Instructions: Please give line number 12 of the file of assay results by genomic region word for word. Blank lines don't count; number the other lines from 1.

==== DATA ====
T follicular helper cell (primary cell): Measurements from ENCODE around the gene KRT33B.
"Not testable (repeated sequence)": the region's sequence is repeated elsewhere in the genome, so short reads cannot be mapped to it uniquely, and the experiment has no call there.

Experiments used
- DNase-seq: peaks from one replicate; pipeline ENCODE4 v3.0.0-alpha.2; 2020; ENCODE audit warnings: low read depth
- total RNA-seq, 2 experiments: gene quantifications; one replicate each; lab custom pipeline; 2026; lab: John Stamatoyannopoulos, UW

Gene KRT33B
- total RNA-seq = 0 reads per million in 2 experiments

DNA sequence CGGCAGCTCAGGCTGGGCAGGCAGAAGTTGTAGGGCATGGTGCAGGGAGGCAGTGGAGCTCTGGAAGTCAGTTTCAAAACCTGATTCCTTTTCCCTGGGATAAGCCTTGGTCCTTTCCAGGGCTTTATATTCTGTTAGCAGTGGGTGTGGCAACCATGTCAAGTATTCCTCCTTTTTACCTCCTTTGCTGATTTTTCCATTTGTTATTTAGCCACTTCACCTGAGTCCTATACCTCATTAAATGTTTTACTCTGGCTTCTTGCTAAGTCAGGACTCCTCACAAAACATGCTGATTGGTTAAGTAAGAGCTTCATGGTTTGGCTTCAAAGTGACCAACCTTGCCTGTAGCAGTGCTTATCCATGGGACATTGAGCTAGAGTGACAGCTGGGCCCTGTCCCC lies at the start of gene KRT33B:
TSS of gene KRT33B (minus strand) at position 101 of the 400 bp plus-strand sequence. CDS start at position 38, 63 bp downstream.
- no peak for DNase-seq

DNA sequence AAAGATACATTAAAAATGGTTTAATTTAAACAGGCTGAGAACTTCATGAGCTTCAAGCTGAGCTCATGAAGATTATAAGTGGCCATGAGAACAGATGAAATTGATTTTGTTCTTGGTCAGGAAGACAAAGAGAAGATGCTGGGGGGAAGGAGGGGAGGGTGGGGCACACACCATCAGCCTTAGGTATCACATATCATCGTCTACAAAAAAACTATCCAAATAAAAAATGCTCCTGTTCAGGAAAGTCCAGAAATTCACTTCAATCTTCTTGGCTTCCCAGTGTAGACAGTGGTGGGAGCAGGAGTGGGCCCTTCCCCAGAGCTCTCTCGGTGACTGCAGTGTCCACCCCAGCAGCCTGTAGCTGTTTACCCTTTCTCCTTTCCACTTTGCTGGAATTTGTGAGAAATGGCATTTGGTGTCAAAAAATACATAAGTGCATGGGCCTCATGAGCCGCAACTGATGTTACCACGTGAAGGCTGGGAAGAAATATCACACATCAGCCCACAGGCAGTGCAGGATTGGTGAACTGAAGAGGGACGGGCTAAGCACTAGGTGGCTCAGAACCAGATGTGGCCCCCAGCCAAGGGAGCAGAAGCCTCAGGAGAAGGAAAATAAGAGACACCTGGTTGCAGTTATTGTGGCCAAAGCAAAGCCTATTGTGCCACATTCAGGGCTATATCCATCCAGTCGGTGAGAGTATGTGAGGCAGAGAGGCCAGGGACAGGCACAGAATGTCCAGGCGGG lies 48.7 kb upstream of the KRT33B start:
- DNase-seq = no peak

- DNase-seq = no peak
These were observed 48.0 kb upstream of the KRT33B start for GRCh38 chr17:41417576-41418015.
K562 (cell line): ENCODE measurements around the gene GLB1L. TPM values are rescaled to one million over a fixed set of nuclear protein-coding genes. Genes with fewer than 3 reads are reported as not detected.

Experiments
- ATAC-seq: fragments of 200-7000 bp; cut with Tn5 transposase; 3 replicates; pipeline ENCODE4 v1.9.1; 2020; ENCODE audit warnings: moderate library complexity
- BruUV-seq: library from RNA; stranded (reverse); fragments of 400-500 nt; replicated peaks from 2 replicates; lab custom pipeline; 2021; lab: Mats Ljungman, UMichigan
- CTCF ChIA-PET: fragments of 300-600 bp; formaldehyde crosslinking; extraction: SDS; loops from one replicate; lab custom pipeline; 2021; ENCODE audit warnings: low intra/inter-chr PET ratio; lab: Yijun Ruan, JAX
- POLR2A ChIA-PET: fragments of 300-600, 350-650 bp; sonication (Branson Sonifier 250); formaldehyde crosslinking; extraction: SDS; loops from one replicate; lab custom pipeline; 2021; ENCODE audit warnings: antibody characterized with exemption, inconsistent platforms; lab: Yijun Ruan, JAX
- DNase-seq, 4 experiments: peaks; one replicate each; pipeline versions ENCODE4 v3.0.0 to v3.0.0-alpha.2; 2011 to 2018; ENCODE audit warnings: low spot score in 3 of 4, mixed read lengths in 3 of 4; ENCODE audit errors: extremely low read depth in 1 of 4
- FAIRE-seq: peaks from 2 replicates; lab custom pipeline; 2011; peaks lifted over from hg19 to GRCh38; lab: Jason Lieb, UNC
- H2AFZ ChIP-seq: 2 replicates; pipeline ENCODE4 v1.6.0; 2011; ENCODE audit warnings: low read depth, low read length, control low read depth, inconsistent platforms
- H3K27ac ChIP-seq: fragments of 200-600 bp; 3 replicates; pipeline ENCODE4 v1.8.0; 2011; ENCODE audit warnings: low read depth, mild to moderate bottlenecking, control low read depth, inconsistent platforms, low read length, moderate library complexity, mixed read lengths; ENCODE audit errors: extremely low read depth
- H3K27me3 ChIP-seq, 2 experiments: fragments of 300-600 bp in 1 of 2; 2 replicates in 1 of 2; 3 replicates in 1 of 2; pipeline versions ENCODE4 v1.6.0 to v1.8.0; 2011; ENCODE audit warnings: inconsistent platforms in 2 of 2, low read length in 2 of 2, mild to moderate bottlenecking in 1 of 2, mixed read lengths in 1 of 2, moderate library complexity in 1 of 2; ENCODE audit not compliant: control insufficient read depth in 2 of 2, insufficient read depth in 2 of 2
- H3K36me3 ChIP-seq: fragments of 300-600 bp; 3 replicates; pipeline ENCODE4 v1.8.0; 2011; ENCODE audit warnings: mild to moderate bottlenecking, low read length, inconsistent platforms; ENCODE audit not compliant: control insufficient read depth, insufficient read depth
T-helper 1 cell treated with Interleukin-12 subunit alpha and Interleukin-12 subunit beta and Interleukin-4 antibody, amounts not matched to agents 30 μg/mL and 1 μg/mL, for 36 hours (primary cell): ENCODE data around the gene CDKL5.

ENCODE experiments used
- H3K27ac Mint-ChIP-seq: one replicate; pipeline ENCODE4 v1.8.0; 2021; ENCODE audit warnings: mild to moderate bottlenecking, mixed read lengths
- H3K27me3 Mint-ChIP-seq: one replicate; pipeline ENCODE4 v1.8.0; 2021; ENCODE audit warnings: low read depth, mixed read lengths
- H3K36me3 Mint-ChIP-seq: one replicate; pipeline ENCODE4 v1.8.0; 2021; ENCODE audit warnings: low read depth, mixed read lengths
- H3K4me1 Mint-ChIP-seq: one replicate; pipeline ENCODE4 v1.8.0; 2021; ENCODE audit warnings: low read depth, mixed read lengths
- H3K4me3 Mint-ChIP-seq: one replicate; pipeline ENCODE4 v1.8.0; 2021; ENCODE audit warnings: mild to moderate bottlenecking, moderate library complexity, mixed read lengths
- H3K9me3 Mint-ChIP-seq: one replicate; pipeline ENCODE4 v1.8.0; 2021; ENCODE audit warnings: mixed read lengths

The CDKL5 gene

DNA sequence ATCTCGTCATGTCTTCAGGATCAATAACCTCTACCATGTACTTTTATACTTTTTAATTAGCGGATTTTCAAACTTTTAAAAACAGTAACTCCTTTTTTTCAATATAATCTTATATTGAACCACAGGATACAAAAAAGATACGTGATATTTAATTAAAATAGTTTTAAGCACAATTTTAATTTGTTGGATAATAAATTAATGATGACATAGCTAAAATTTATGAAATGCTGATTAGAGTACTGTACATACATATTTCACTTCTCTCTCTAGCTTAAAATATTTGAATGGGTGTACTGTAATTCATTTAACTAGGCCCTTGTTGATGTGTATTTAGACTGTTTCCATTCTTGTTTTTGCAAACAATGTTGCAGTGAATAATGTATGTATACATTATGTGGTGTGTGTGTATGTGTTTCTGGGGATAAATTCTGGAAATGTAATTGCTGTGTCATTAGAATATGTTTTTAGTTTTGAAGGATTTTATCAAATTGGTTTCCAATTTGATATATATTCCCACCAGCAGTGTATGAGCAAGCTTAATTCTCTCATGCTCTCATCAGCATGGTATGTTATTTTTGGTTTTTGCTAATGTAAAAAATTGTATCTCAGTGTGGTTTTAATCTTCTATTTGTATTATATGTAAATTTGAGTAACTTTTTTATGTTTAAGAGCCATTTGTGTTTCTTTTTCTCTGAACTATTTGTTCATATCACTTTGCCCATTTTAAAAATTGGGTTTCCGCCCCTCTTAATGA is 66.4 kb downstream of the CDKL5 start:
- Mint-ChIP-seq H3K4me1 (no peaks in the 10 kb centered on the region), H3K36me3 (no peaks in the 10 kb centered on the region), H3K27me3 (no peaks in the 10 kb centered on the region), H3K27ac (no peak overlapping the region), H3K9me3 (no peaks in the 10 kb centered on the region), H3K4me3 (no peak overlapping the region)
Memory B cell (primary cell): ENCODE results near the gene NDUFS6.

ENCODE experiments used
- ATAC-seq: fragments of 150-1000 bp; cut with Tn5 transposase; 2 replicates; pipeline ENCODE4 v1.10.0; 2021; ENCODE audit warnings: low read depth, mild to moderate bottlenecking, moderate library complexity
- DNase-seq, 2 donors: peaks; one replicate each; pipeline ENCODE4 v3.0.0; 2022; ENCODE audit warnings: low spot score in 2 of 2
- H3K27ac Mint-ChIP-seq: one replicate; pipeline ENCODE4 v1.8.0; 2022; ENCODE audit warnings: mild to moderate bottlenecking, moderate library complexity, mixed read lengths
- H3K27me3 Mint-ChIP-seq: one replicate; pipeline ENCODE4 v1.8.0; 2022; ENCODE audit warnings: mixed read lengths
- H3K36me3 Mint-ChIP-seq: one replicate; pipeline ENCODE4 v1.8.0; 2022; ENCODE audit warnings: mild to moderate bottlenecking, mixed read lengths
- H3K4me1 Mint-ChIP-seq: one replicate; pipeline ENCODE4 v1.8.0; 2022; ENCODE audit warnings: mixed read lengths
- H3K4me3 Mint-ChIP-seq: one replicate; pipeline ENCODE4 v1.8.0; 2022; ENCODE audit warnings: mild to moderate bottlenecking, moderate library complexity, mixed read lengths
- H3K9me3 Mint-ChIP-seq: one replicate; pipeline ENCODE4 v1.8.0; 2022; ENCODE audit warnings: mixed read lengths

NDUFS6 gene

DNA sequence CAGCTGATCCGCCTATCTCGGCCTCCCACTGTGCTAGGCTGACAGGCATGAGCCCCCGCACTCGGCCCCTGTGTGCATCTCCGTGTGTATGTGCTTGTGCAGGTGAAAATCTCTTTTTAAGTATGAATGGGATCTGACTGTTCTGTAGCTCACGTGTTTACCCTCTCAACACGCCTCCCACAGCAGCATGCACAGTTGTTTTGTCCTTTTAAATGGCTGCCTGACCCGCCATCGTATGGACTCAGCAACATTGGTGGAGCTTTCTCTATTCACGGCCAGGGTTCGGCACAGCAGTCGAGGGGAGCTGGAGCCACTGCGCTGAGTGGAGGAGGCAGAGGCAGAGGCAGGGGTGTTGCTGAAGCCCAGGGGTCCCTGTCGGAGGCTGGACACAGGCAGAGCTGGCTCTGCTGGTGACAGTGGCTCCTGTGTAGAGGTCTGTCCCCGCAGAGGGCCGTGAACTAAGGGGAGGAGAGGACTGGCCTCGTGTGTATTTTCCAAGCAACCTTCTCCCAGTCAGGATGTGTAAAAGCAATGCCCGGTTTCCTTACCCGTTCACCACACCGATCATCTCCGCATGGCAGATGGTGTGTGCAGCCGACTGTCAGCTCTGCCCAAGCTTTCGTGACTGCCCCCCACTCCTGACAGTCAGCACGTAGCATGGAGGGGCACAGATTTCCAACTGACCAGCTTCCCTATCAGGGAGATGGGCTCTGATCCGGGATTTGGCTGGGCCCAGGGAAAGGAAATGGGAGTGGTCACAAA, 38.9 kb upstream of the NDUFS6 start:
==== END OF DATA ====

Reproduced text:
- DNase-seq = no peak